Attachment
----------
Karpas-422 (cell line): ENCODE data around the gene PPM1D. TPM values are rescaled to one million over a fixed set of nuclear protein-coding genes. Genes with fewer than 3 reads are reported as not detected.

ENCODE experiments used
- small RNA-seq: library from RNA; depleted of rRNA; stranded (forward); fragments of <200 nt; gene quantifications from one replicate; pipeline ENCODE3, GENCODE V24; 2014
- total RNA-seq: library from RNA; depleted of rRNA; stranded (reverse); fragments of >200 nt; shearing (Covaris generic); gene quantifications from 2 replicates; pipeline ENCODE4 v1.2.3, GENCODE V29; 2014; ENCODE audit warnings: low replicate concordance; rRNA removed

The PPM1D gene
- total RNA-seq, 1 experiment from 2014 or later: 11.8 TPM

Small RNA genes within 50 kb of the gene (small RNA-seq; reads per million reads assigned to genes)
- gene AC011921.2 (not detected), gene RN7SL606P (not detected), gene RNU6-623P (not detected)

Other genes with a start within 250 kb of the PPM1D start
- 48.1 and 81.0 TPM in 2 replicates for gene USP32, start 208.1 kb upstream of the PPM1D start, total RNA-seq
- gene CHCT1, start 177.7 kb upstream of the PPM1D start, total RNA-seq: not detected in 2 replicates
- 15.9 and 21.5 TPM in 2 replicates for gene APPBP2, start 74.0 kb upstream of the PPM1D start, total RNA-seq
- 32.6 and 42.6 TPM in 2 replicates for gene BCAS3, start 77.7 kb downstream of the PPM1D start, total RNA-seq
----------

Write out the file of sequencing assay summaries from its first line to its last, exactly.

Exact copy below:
Karpas-422 (cell line): ENCODE data around the gene PPM1D. TPM values are rescaled to one million over a fixed set of nuclear protein-coding genes. Genes with fewer than 3 reads are reported as not detected.

ENCODE experiments used
- small RNA-seq: library from RNA; depleted of rRNA; stranded (forward); fragments of <200 nt; gene quantifications from one replicate; pipeline ENCODE3, GENCODE V24; 2014
- total RNA-seq: library from RNA; depleted of rRNA; stranded (reverse); fragments of >200 nt; shearing (Covaris generic); gene quantifications from 2 replicates; pipeline ENCODE4 v1.2.3, GENCODE V29; 2014; ENCODE audit warnings: low replicate concordance; rRNA removed

The PPM1D gene
- total RNA-seq, 1 experiment from 2014 or later: 11.8 TPM

Small RNA genes within 50 kb of the gene (small RNA-seq; reads per million reads assigned to genes)
- gene AC011921.2 (not detected), gene RN7SL606P (not detected), gene RNU6-623P (not detected)

Other genes with a start within 250 kb of the PPM1D start
- 48.1 and 81.0 TPM in 2 replicates for gene USP32, start 208.1 kb upstream of the PPM1D start, total RNA-seq
- gene CHCT1, start 177.7 kb upstream of the PPM1D start, total RNA-seq: not detected in 2 replicates
- 15.9 and 21.5 TPM in 2 replicates for gene APPBP2, start 74.0 kb upstream of the PPM1D start, total RNA-seq
- 32.6 and 42.6 TPM in 2 replicates for gene BCAS3, start 77.7 kb downstream of the PPM1D start, total RNA-seq